Search Trends: Stochastic Programming

I am back to playing with Google trends (see an earlier post which has other search trends).  This time, I checked the search trends for ‘stochastic programming‘.  Here are the results:


Once again, the graph is normalized such that the average search traffic for ‘stochastic programming’ is 1.00.

There is no traffic before October 2006!  I am surprised (and disappointed).  Along with periods of non-activity, there seems to be a decrease in the number of searches until about mid-2008. After this point, it seems fairly stable.

What really surprised me was the region listing. Take a look:

SPsearch_by_CountryThe data is again scaled such that the highest number is represented as 1.0.   Looking at this graph it  is impossible not to wonder how come the searches on ‘stochastic programming’ from the US is much lower than from Iran?

According to Google:

To rank the top regions, cities, or languages, Google Trends first looks at a sample of all Google searches to determine the areas or languages from which we received the most searches for your first term. Then, for those top cities, Google Trends calculates the ratio of searches for your term coming from each city divided by total Google searches coming from the same city.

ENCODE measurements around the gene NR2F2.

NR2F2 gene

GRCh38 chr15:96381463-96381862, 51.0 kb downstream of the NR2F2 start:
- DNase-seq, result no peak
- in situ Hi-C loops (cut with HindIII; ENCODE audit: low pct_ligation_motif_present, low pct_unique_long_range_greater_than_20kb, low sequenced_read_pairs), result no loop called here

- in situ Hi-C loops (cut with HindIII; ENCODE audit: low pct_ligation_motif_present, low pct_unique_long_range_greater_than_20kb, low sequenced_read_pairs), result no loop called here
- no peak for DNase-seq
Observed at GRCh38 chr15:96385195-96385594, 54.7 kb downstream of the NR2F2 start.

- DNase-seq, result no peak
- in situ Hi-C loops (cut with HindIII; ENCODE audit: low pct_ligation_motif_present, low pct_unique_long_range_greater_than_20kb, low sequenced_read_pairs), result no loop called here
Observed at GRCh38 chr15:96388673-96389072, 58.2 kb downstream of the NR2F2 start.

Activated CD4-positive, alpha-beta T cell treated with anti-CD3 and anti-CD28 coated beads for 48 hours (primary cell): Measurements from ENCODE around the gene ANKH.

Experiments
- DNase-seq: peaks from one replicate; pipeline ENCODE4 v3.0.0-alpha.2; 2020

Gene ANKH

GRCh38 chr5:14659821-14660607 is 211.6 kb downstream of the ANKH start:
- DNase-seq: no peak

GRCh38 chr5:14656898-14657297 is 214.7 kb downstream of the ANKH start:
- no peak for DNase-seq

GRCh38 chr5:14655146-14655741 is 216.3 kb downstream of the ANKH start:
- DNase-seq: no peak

Looks like among all the searches originating from the US (or, Singapore or Iran), that is an estimate of the fraction of searches that are on ‘stochastic programming’.   We can get a better idea of relative interest in this term across countries from the web traffic statistics of -the official stochastic programming community home page.  (This is also the first link that comes up on a Google search on ‘stochastic programming’ after some ads.) The measurements on are taken since 11 May 2002.

storprog_origin The fraction of visitors to from the US is highest (35.60%).  The second highest is UK, at about 6% and number 10 on the list is Spain (1.8%).  Approximately 1/3 of all visitors to the site (33.10% to be exact) are outside of these top-10 countries, combined all together as “The rest” in the graph.


One Response to Search Trends: Stochastic Programming

  1. Akshay Gupte says:

    I wonder if the same holds true for Stochastic “Optimization”.

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